Friday, February 16, 2007

Ethanol and Global Warming

This is a digression from matters that are purely political, but there is an environmental battle going on in Ithaca that will affect us all in mid-Michigan. Perhaps you have read the series of articles in The Morning Sun about the Liberty Corporation’s efforts to build an ethanol plant in Ithaca.

On the surface, this seems like a boon to the local economy: farmers can sell their corn to the plant where it is converted into ethanol. Ethanol is then mixed with gasoline (at present–plans are to convert completely to ethanol to power vehicles in the future) which ultimately would reduce America’s dependence on foreign oil. Powering vehicles with ethanol would, according to the purveyors of ethanol, also reduce carbon dioxide emissions (CO2) and thus reduce a proven “greenhouse gas” that is contributing to global warming. A win-win for everyone, right? Not quite.

Scientists–pesky folk that they are–are telling us that unless steps are taken to reduce fuel usage, we’ll be using 26 million barrels per day by 2025. Even if every kernel of corn grown in the United States was used to create ethanol and none was left for food, only 1.5 million barrels per day will be produced.

Our total oil use is expected to grow from 21 million barrels per day today to more than 26 million barrels per day by 2025, but even if we used all our corn to make ethanol–with nothing left for food or animal feed–we could only displace perhaps 1.5 million barrels per day of this demand. Even with my limited math skills I can see that there is a problem here; we would still be short 24.5 million barrels per day under current estimates.

Okay, you say, so humans and livestock would no longer eat corn, but think of the reduced CO2 emissions: that has to count for something, right? Ethanol does, indeed, reduce CO2 emissions by a small percentage (8.2%), and the percentage of reduced carbon monoxide is actually a little bit higher. But ethanol still produces CO2, and the proposed plant in Ithaca would produce between 315,000 to 600,000 tons of CO2 that would be released into the atmosphere each year by Liberty’s own calculations (315,000 is actually Liberty’s number, while the 600,00 figure comes from pre-and post-production estimates that Liberty excluded) .

This means that people living in the Ithaca area will have a new experience in the summer: smog. They will be very likely to have trouble breathing, will develop many kinds of respiratory problems, and suffer the various diseases and allergies consistent with living in a polluted region. True, the farmers who grow corn will have more money and there might be more jobs for people in Ithaca, but everyone in the area will have trouble breathing the air that comes with the process that turns their corn into ethanol.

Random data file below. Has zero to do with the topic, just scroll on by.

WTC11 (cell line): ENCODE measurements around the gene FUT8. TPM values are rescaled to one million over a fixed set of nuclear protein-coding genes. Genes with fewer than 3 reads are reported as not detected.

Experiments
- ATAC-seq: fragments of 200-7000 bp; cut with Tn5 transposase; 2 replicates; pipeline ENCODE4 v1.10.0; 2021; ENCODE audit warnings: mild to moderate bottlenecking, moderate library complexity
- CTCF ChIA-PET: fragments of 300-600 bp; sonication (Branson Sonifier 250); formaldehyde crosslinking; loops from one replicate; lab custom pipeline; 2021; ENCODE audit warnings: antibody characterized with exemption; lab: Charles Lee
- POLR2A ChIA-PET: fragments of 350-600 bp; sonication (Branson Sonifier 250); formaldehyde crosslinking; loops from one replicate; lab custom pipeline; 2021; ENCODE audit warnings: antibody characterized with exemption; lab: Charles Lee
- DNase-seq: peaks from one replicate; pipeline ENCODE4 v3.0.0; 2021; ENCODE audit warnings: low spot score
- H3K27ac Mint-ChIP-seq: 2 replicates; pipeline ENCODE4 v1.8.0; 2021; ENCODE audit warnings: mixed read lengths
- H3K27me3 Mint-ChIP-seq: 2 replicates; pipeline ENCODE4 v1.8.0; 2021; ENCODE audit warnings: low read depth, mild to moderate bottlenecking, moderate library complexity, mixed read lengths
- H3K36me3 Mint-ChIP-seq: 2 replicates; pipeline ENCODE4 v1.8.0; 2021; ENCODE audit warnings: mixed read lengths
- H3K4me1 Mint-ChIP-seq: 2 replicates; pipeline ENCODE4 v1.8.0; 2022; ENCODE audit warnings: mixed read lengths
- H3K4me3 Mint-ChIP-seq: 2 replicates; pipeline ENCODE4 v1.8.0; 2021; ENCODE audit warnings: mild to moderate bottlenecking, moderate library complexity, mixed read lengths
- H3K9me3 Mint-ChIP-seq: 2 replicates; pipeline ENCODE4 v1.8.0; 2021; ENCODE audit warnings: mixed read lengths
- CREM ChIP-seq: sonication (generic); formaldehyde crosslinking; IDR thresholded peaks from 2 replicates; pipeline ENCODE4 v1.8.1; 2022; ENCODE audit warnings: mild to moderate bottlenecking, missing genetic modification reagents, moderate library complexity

A number of states across the country are rushing to set up ethanol plants without much forethought about the ecological issues involved. In fact, there are plans on the drawing boards for more than ninety coal-burning ethanol plants: one is already working in Iowa. The regulatory agencies in Iowa are apparently blind to the serious damage that burning coal has already caused. The continuing damage this plant is causing is not just within the borders of Iowa, but around the world, just as ethanol plants is Michigan will degrade not only our Michigan environment, but the environment of the entire planet.

Contact the Michigan Department of Environmental Quality and let them know that our environment has to take precedence over money. The battle being fought in Ithaca is not just about Ithaca, but about the air we, our children, and our grandchildren will be breathing. Join the fight!

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Blogger Jerome Alicki said...

Ethanol is not the solution to our energy problem. It seems to me that we could debate fuels until we're blue in the face - literally, while the answer lies not in shifting the type of fuel but in changing individual perceptions about the necessity of personal transportation. Individuals have to begin asking themselves really simple questions such as: Is it really necessary for me to drive to work? Can I walk or ride my bike? Will my boss mind if my hair is messy from my bicycle helmet? Do I need to drive to the store, or will my groceries fit in the baskets on my bicycle? How much longer will it actually take for me to ride a biodiesel powered bus to work rather than drive my own car? These are simple questions that average folk should be dealing with, they're much easier to wrap one's head around, and once folk begin to realize that ethanol isn't really a solution they might need to start asking themselves. We can solve the transportation dilemma and the obesity epidemic at the same time if we get folks to walk and ride bikes more often. Just a thought.

8:52 PM  

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